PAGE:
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When I tell people that I write about babies and young children, they tend to assume that I write parenting books. Will I be able to tell them how to tame their toddler, or straighten out that sleep pattern? Well, no, actually. I have parented too few children (two, when I think a decent scientific sample might be around two hundred) to make any such advice remotely meaningful. In fact, I get a little irritated by the assumption, as I will try to explain.

In a culture that construes pregnancy as an illness, it is perhaps unsurprising that the outcomes of those pregnancies—babies and toddlers—are viewed as problems that have to be solved. I haven't had such a smooth passage through parenthood that I can't appreciate how difficult it can sometimes be. But even through the sleepless nights and the tantrums, I have wanted to see my children as something more than forces to be tamed. An analogy with star-gazing might help. In ancient times, looking up at the heavens was primarily about seeking signs of impending trouble. As a parent, I don't want to start off with the assumption that I'm going to see things going wrong. I want to gaze in wonder, and have that wonder enhanced by careful observation and scientific knowledge. Beneath my sky of little stars, I want to do astronomy, not astrology.

My problem is not with individual parenting books—most that I have seen are written with care, humor, and the best intentions. My problem is with the assumptions that send us flocking to bookshops in search of advice on how to solve problems that often aren't actually there. Is it just me, or are surprising numbers of parenting books written by clinicians: experts in disorder, but not necessarily in the development of the 'average' child? Why do we assume that our children are doomed to mental disorder as a result of what we, the parents, do?

It is not as if there is sound scientific evidence that particular parenting practices are effective. It seems fair enough to interpret research findings and tentatively conclude that a particular approach might work, or at least is worth a try—as long as you don't give the impression that anyone has solid scientific evidence about a way of altering a child's development for better or worse. As Oliver James has recently pointed out, there is hardly any decent scientific research on the topic. Much parenting advice is based, or claims to be based, on good science, but the science wasn't designed to test particular parenting regimes; it was designed to find out how little minds develop. If it's evidence you want, have a look at some of the modern research in behavioral genetics, which suggests that many cherished ‘parenting' strategies actually make little difference. Or visit a site like Parenting Science, which starts with the research and sensibly follows through the implications that might be there.

We are slightly scared of toddlers. They are not quite babies, not quite children. Their in-between status make us uneasy, and we don't know what to do with them. For all our sophistication, our attitude towards them can still be rather medieval. In my own writing (on this blog and elsewhere), I have wanted to tell the world about the fascinating research which brings babies and toddlers alive for us and enhances our wonder at them. Small children are people; they have stories; they have minds of their own. People can make their own decisions about how, if at all, to convert that knowledge into practice. They don't need me, a decidedly non-expert parent, to tell them how to do it.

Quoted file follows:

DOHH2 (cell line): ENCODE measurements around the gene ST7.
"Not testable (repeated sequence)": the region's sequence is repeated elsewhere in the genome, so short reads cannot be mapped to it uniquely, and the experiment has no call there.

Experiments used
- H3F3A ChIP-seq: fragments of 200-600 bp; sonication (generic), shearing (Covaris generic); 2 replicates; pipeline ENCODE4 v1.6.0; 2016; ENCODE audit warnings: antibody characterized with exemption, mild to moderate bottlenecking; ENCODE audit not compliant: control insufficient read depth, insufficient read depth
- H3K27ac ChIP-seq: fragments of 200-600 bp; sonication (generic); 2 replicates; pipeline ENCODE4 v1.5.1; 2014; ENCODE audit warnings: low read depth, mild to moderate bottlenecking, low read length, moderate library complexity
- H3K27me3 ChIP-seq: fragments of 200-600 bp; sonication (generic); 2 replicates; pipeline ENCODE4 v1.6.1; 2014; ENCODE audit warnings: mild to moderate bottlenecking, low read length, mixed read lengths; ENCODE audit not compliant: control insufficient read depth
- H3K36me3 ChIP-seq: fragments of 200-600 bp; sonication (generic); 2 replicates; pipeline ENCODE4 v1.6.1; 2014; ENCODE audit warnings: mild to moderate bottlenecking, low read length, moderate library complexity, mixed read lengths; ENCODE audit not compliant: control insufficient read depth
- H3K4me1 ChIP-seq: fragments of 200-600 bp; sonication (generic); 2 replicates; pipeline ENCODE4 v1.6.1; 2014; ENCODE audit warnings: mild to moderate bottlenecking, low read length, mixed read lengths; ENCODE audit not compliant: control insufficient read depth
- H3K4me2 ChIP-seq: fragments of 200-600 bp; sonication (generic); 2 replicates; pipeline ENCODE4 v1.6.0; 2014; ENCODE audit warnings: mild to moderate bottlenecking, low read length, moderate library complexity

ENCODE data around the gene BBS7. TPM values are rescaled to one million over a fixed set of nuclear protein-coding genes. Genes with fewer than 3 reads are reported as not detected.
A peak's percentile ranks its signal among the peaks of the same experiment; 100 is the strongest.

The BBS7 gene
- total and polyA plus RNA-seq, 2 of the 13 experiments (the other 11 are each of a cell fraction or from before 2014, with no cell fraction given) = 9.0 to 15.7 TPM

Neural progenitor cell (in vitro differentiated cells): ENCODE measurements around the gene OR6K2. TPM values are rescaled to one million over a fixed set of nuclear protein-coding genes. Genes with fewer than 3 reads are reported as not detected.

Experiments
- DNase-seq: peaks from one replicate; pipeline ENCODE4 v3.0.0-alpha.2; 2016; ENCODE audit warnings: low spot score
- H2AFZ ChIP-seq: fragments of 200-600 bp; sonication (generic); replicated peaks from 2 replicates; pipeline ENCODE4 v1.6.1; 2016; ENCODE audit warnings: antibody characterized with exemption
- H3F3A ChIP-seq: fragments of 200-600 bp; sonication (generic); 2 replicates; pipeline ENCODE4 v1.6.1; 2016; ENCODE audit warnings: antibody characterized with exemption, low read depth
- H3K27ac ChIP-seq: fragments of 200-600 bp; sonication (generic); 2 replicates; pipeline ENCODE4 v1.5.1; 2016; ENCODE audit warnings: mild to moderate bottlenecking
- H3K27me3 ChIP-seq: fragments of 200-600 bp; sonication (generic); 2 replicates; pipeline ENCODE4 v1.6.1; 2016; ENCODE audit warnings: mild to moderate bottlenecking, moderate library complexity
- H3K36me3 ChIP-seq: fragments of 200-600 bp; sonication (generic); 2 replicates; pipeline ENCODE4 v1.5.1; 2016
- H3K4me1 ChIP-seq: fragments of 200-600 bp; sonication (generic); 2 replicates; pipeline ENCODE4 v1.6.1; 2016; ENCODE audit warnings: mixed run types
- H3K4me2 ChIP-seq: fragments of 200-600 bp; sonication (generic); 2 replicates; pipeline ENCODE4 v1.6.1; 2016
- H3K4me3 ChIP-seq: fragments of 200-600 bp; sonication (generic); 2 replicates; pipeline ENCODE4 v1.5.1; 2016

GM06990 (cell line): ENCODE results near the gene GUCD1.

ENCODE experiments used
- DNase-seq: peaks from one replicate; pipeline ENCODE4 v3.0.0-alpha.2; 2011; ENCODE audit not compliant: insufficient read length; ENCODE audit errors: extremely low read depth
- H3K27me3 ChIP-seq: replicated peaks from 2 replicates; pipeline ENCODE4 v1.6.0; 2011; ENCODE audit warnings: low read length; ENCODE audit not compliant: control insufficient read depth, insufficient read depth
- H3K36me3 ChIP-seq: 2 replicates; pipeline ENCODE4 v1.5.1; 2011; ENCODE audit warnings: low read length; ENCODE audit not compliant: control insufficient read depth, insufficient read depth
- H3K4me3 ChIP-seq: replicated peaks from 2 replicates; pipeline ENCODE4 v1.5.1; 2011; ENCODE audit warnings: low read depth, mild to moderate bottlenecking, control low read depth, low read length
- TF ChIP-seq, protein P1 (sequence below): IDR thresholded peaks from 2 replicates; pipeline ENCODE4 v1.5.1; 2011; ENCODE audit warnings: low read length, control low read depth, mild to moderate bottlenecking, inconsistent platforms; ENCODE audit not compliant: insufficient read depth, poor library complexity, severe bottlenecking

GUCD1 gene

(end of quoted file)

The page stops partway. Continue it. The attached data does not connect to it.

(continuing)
I am, of course, not anti-parenting. I am not anti-children, or anti- moms and dads. I think it is the most important thing in the world that parents treat their children with love, understanding, and respect. Which is precisely why I don't think that the condition of being a child should be pathologized. (Since when was 'to parent' a transitive verb? Do you 'wife' your husband or 'daughter' your mother?) Or, worse, that we should behave with our children in ways that are only there to soothe our own consciences or promote our own social status: to be seen, however consciously or unconsciously, to be 'doing the right thing'. The children come first, not our egos.

For what it's worth, here is the only parenting advice that I think parents need:

Watch: The best thinking about small children, to my mind, starts with careful observation. I firmly believe that careful, informed observation of your own children can tell you more than any parenting 'expert' can.

Listen: Children become skilled in their native languages incredibly quickly. The average three-year-old is not expert at many things, but she is a genius at language. Listen to her, and find out what's on her mind.

Read: Spend time with some books on children's development that take children seriously: Brian Hall's Madeleine's World; Paul Bloom's Descartes' Baby; Alison Gopnik's The Philosophical Baby.

Imagine: Apply the knowledge you have gained in trying to imagine your child's experience. Some earlier posts show how I have tried to do this in my own work.

Mind-read: The ultimate goal of being a parent is surely to put yourself in your child's shoes and see the world from his point of view. 'Mind-minded' parents, as we call them, tend to treat their children as individuals in their own right, with minds of their own. We have described evidence that parental mind-mindedness makes a big difference in children's development, with links to children's later attachment and social understanding.

Love: One thing that children do seem to learn from their parents is how to love. It hardly needs saying, of course, but there's a huge amount of research, in the scientific literature on attachment, to back it up as well.

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